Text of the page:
Ukraine Rejects Gas Offer as Talks End Without Deal

Photographer: Chris Ratcliffe/Bloomberg

Russia offered to supply gas for about 20 percent below the current price, a level Ukraine said was still more than it’s willing to pay, EU Energy Commissioner Guenther Oettinger said at a press conference after the three-way meeting. Close

Russia offered to supply gas for about 20 percent below the current price, a level... Read More

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Photographer: Chris Ratcliffe/Bloomberg

Russia offered to supply gas for about 20 percent below the current price, a level Ukraine said was still more than it’s willing to pay, EU Energy Commissioner Guenther Oettinger said at a press conference after the three-way meeting.

Ukraine rejected a Russian proposal for the price of future natural-gas deliveries as European Union-brokered talks in Brussels ended without an agreement.

Russia offered to supply gas for about 20 percent below the current price, a level Ukraine said was still more than it’s willing to pay, EU Energy Commissioner Guenther Oettinger said at a press conference after the three-way meeting. Russia’s energy minister said the country also wants $1.95 billion for past fuel supplies before June 16 or it may cut shipments.

“In the next 48 hours we’ll try to make progress, not waste time,” Oettinger said. “Monday is quite a way off so there’s still a good opportunity.”

The EU, dependent on Russian gas piped through Ukraine for about 15 percent of its supplies, is trying to broker a deal to maintain shipments amid a dispute over payments for the fuel. In Ukraine, government forces and rebels claiming allegiance to Russia continue to clash in the east of the country.

Oettinger is optimistic an agreement can be reached to end the gas price dispute in the next few days, he said at the press conference.

‘Package Deal’

Russia proposed a “compromise” package, supplying Ukraine with fuel for $385 per 1,000 cubic meters, $100 below the current price, Novak said. That discount is similar to what Russia granted Ukraine from 2010 until April this year, he said.

Russia may guarantee the discount from April through the next 12 months, if Ukraine is ready to settle its debts, according to Novak.

Ukraine should first pay $1.45 billion for the last two months of 2013 and an additional $500 million as part of the debt for gas received in April and May, Novak said. If there is no payment by the morning of June 16, Ukraine will only get fuel it pays for upfront, at the current price, he said.

The next step would be settling the rest of the debt for April and May, which would total $2.35 billion at the new price, according to Novak.

“Within a year we are ready to provide adequate safeguards or to sign the necessary documents,” Novak said.

‘Fair Price’

In response, Ukraine’s energy minister Yuri Prodan said his country is ready to pay once Russia sets a “fair” market-based price. The proposed government discount may be canceled at any time, he said. Russia has done it once before, Ukrainian Prime Minister Arseniy Yatsenyuk said in Kiev today before the talks.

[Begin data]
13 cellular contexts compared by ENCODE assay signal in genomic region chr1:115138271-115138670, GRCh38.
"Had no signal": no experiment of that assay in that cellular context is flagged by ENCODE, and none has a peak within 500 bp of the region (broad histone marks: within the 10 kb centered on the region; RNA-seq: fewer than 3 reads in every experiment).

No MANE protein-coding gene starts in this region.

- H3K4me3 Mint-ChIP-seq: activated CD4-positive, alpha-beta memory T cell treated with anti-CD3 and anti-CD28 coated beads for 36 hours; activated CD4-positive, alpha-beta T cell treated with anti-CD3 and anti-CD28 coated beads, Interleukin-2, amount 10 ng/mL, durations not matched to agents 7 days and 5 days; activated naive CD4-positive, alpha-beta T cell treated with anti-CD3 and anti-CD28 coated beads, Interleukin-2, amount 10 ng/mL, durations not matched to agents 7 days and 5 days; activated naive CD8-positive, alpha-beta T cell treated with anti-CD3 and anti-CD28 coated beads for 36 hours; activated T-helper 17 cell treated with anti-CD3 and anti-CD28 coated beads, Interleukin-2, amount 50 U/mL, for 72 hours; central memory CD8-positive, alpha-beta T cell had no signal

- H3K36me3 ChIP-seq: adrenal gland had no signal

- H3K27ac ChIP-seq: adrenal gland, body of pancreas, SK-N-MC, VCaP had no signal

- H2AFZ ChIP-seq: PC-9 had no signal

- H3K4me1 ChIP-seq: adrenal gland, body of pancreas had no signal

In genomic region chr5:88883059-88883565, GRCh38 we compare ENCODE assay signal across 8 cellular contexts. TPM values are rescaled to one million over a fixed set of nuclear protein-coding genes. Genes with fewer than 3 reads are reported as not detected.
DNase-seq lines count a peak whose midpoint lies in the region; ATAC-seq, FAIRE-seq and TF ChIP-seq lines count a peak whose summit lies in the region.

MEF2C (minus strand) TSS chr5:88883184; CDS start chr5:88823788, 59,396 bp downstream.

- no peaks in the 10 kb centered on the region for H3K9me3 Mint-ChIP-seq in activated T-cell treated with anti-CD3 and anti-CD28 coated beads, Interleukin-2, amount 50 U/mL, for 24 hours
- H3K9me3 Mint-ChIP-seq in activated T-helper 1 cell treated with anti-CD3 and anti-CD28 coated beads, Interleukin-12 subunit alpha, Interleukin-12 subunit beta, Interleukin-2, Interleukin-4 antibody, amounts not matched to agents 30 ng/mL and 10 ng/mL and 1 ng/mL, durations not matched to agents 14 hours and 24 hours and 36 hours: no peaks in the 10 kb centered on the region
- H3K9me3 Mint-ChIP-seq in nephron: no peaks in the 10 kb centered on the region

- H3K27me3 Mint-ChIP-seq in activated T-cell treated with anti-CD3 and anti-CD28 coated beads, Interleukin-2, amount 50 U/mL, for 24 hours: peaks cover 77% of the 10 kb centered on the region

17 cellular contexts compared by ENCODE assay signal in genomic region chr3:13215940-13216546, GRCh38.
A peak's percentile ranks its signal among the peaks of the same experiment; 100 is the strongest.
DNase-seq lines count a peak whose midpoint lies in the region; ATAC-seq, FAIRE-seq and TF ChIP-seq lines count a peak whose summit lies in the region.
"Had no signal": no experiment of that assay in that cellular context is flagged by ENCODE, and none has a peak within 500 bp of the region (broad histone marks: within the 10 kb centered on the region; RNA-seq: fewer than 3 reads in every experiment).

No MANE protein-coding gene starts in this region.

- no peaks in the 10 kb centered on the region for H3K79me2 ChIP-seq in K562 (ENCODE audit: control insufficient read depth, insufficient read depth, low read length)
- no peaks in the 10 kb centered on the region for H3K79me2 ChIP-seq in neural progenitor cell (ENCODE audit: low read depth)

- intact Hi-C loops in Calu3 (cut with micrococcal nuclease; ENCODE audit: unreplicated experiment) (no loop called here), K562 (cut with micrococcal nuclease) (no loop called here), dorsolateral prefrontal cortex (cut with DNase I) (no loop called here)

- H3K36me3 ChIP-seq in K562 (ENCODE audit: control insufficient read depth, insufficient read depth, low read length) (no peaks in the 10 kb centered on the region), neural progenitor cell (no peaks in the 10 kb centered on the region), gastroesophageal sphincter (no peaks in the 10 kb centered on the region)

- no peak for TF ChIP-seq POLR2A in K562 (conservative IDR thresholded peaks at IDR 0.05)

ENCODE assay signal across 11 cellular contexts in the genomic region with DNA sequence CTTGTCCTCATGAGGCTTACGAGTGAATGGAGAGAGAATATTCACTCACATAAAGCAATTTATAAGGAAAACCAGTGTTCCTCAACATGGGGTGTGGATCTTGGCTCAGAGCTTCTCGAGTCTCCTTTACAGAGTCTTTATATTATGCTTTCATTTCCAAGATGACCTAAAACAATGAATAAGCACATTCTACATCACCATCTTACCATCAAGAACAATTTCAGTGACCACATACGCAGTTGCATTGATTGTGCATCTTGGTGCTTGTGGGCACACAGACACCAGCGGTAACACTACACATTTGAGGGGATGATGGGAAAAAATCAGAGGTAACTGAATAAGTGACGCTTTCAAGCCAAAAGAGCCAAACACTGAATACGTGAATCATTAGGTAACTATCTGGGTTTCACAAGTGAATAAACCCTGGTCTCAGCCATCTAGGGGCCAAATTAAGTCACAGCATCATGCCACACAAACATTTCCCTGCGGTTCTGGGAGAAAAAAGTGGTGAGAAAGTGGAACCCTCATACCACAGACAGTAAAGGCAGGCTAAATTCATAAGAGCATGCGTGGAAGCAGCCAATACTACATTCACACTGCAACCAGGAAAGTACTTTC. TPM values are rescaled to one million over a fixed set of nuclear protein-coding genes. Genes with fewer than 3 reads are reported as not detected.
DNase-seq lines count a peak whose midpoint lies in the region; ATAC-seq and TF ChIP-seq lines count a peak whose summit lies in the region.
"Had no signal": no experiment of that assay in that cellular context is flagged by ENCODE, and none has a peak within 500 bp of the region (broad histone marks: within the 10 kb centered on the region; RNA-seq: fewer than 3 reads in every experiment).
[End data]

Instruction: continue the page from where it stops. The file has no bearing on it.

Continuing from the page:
“We know Russian tricks,” Yatsenyuk said.

The state energy company NAK Naftogaz Ukrainy will file for international arbitration in Stockholm if Russia fails to agree on the price. Ukraine could get the gas from the EU at a significantly lower price through a so-called reverse route, Prodan said. If Russia cuts the supplies, “Ukraine will employ maximum possible reverse and wait for the decision of the Stockholm arbitration,” he said.

‘Dead End’

Ukraine refused to pay after Russia raised the gas price by 81 percent in April. Supplier OAO Gazprom rescinded a price discount granted in December because of Ukraine’s mounting debts, while Russia stripped its neighbor of a 2010 export-duty break that it exchanged for a lease on its Black Sea fleet’s port in Crimea, which Russian President Vladimir Putin annexed in March.

“If our offers are rejected, events will reach a completely different stage,” Putin said today in Moscow minutes before the talks in Brussels ended.

If Ukraine wants guarantees that Russia won’t cancel the new discount, the government in Moscow should consider the issue. But if the smaller country finds the discount too low and wants more, “then this whole affair looks to be deliberately heading for a dead end,” Putin said.

Summer Time

There’s no guarantee there will be an agreement in coming days, because the arrival of summer takes the pressure off, said Ekaterina Rodina, an oil and gas analyst at VTB Bank in Moscow.

Russia has shown it’s ready to negotiate by suggesting discounts and debt-repayment extensions, while Europe and Ukraine have managed to build significant gas stock in underground storage, Rodina said.

“When all are comfortable and there is no pressing issue - - the freezing weather -- negotiations could be extended until September.”

To contact the reporters on this story: Ewa Krukowska in Brussels at ekrukowska@bloomberg.net; Elena Mazneva in Moscow at emazneva@bloomberg.net; Volodymyr Verbyany in Kiev at vverbyany1@bloomberg.net

To contact the editors responsible for this story: Will Kennedy at wkennedy3@bloomberg.net; Lars Paulsson at lpaulsson@bloomberg.net Alex Devine, Reed Landberg

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